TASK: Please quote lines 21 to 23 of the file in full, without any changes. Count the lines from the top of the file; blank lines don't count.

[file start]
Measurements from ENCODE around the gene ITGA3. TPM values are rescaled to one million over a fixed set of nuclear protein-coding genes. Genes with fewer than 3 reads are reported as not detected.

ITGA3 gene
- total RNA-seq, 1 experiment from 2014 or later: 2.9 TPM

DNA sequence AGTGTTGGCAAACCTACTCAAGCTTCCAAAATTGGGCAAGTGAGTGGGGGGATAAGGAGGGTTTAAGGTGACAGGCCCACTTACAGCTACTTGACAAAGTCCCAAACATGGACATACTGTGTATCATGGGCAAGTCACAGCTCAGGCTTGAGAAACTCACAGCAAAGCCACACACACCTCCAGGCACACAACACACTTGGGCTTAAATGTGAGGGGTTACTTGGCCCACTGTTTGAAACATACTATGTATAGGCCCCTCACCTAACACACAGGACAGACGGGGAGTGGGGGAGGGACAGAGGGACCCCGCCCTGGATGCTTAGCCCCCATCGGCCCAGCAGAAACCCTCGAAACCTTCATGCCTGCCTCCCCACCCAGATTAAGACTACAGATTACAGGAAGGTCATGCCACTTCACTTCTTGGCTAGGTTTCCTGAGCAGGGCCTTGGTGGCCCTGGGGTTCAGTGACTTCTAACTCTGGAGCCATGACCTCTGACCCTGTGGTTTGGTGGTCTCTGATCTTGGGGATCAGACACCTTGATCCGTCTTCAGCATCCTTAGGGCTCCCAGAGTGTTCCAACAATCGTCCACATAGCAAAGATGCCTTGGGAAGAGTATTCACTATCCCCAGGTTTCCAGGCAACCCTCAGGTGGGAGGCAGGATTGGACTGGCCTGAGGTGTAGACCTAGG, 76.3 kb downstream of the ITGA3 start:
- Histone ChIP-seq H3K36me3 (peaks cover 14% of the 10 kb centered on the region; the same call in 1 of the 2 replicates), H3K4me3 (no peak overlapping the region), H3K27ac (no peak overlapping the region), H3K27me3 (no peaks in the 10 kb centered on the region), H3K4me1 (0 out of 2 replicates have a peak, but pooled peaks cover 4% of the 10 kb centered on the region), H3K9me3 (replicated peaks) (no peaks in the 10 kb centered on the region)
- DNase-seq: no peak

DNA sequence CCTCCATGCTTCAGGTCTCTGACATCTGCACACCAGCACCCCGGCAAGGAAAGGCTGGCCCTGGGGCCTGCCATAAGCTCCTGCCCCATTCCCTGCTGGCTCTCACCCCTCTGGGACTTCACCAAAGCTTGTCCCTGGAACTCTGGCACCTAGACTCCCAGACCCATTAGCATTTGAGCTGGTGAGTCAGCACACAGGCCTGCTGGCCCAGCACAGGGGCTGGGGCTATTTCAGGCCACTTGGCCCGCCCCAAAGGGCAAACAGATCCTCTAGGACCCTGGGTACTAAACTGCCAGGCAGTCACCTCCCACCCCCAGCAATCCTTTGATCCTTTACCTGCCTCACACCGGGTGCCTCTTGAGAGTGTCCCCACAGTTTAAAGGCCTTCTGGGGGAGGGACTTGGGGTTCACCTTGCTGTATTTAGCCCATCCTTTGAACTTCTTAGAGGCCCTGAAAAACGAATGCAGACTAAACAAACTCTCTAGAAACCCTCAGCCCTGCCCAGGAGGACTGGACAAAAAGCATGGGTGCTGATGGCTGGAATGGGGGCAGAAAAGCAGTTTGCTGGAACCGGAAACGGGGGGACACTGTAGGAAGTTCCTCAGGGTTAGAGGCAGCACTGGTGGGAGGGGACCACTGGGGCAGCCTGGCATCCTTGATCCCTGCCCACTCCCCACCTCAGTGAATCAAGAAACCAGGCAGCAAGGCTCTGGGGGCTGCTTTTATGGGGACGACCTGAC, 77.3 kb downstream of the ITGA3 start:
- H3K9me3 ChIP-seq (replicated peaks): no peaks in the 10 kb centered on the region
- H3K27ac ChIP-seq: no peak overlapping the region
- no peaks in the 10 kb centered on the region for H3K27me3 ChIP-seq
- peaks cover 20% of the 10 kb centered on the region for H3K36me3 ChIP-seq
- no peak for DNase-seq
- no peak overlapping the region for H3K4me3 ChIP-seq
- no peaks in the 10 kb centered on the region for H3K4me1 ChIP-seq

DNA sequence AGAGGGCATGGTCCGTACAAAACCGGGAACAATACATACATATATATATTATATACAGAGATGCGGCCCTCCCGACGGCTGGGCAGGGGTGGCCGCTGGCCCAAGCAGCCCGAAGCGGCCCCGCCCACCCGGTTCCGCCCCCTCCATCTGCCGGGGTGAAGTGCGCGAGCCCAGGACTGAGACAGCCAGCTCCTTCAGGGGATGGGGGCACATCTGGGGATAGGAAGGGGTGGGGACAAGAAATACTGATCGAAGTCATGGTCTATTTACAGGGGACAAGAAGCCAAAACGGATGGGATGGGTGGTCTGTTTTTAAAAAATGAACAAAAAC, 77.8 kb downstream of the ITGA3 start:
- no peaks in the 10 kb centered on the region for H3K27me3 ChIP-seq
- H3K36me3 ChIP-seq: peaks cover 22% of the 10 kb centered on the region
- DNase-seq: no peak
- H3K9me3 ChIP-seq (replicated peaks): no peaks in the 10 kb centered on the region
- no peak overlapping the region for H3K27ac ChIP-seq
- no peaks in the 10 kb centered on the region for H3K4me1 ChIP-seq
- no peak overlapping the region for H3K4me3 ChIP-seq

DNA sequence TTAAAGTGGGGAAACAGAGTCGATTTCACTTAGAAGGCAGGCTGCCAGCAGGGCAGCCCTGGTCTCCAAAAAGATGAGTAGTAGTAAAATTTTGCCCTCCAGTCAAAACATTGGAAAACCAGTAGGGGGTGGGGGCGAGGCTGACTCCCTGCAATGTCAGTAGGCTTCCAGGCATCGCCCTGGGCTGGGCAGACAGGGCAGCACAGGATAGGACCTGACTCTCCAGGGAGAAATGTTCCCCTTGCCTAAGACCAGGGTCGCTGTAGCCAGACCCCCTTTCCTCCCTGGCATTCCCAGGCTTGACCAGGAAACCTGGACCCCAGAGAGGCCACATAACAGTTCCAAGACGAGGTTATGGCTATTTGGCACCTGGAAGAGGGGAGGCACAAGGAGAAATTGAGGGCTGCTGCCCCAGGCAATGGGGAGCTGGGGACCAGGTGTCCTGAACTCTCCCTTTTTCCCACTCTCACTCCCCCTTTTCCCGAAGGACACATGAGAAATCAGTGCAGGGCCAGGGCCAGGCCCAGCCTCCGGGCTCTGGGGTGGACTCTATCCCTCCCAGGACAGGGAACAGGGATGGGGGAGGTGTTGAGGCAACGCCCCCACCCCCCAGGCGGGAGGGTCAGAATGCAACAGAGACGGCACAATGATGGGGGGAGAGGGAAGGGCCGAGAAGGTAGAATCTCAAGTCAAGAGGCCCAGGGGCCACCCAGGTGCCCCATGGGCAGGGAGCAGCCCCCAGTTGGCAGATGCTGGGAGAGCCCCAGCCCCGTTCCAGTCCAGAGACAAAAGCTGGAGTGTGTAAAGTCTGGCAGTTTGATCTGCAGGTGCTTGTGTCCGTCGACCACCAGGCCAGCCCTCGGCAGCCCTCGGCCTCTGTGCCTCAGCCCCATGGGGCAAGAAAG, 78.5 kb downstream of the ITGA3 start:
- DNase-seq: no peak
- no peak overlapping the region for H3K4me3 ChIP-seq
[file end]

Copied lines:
- no peaks in the 10 kb centered on the region for H3K4me1 ChIP-seq
- no peak overlapping the region for H3K4me3 ChIP-seq

DNA sequence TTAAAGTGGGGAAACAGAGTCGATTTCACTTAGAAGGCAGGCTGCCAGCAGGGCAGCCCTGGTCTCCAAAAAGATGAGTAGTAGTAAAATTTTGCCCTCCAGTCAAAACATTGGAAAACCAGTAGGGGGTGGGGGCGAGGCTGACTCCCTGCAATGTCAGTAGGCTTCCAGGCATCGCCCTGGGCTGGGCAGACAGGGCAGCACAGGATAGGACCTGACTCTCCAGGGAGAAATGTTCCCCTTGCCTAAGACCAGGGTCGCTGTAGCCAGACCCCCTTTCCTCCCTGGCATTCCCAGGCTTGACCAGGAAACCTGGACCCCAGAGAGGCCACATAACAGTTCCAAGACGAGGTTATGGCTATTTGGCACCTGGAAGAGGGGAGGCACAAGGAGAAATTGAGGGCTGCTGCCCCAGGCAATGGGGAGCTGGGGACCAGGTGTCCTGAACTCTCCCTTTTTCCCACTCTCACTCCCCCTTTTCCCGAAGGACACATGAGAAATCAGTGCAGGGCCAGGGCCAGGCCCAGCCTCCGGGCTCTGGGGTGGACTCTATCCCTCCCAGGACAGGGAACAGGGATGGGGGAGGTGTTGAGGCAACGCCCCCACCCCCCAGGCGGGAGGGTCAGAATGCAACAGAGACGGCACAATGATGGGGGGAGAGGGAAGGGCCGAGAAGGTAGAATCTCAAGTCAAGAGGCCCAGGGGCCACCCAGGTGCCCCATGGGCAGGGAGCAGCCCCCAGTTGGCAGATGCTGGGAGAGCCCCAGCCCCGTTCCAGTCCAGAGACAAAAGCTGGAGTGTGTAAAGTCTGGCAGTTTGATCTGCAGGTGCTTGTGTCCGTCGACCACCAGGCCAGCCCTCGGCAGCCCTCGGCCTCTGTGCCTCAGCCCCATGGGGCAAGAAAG, 78.5 kb downstream of the ITGA3 start: